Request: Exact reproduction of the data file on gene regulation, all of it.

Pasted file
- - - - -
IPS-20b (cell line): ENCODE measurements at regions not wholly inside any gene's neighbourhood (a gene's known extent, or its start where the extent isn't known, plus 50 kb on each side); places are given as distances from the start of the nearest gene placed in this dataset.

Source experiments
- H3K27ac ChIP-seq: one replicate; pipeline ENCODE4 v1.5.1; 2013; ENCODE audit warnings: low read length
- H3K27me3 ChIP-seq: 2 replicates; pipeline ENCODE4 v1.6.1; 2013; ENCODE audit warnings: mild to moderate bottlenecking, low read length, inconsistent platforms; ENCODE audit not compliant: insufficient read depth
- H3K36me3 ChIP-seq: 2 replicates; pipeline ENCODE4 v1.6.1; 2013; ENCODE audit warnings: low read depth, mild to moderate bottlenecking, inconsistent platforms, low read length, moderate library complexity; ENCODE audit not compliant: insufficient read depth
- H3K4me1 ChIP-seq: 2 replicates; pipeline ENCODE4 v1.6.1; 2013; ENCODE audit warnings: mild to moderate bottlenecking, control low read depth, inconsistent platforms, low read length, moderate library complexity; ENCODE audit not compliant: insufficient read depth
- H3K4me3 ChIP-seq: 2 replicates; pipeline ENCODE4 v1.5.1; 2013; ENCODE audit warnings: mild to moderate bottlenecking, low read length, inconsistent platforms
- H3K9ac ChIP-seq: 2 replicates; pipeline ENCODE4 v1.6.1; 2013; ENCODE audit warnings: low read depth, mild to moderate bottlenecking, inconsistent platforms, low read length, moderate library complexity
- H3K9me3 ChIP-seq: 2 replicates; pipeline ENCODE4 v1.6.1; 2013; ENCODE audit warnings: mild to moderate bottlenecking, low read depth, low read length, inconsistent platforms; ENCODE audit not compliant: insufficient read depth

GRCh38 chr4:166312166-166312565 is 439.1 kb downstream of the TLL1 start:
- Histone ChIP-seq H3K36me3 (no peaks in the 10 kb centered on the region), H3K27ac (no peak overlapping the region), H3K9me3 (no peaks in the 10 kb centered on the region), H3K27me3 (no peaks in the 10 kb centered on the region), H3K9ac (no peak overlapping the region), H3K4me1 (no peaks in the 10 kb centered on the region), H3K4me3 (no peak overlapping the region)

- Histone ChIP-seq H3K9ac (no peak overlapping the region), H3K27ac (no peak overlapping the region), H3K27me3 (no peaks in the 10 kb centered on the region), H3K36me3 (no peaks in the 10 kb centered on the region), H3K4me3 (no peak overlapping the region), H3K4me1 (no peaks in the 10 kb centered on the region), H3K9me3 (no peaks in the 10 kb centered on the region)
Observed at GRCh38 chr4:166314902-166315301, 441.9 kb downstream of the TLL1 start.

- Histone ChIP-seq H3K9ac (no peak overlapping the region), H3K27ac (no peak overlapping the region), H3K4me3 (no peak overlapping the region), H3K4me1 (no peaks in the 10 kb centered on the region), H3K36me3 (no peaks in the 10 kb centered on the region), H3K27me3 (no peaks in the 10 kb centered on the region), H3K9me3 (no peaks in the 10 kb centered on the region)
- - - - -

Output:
IPS-20b (cell line): ENCODE measurements at regions not wholly inside any gene's neighbourhood (a gene's known extent, or its start where the extent isn't known, plus 50 kb on each side); places are given as distances from the start of the nearest gene placed in this dataset.

Source experiments
- H3K27ac ChIP-seq: one replicate; pipeline ENCODE4 v1.5.1; 2013; ENCODE audit warnings: low read length
- H3K27me3 ChIP-seq: 2 replicates; pipeline ENCODE4 v1.6.1; 2013; ENCODE audit warnings: mild to moderate bottlenecking, low read length, inconsistent platforms; ENCODE audit not compliant: insufficient read depth
- H3K36me3 ChIP-seq: 2 replicates; pipeline ENCODE4 v1.6.1; 2013; ENCODE audit warnings: low read depth, mild to moderate bottlenecking, inconsistent platforms, low read length, moderate library complexity; ENCODE audit not compliant: insufficient read depth
- H3K4me1 ChIP-seq: 2 replicates; pipeline ENCODE4 v1.6.1; 2013; ENCODE audit warnings: mild to moderate bottlenecking, control low read depth, inconsistent platforms, low read length, moderate library complexity; ENCODE audit not compliant: insufficient read depth
- H3K4me3 ChIP-seq: 2 replicates; pipeline ENCODE4 v1.5.1; 2013; ENCODE audit warnings: mild to moderate bottlenecking, low read length, inconsistent platforms
- H3K9ac ChIP-seq: 2 replicates; pipeline ENCODE4 v1.6.1; 2013; ENCODE audit warnings: low read depth, mild to moderate bottlenecking, inconsistent platforms, low read length, moderate library complexity
- H3K9me3 ChIP-seq: 2 replicates; pipeline ENCODE4 v1.6.1; 2013; ENCODE audit warnings: mild to moderate bottlenecking, low read depth, low read length, inconsistent platforms; ENCODE audit not compliant: insufficient read depth

GRCh38 chr4:166312166-166312565 is 439.1 kb downstream of the TLL1 start:
- Histone ChIP-seq H3K36me3 (no peaks in the 10 kb centered on the region), H3K27ac (no peak overlapping the region), H3K9me3 (no peaks in the 10 kb centered on the region), H3K27me3 (no peaks in the 10 kb centered on the region), H3K9ac (no peak overlapping the region), H3K4me1 (no peaks in the 10 kb centered on the region), H3K4me3 (no peak overlapping the region)

- Histone ChIP-seq H3K9ac (no peak overlapping the region), H3K27ac (no peak overlapping the region), H3K27me3 (no peaks in the 10 kb centered on the region), H3K36me3 (no peaks in the 10 kb centered on the region), H3K4me3 (no peak overlapping the region), H3K4me1 (no peaks in the 10 kb centered on the region), H3K9me3 (no peaks in the 10 kb centered on the region)
Observed at GRCh38 chr4:166314902-166315301, 441.9 kb downstream of the TLL1 start.

- Histone ChIP-seq H3K9ac (no peak overlapping the region), H3K27ac (no peak overlapping the region), H3K4me3 (no peak overlapping the region), H3K4me1 (no peaks in the 10 kb centered on the region), H3K36me3 (no peaks in the 10 kb centered on the region), H3K27me3 (no peaks in the 10 kb centered on the region), H3K9me3 (no peaks in the 10 kb centered on the region)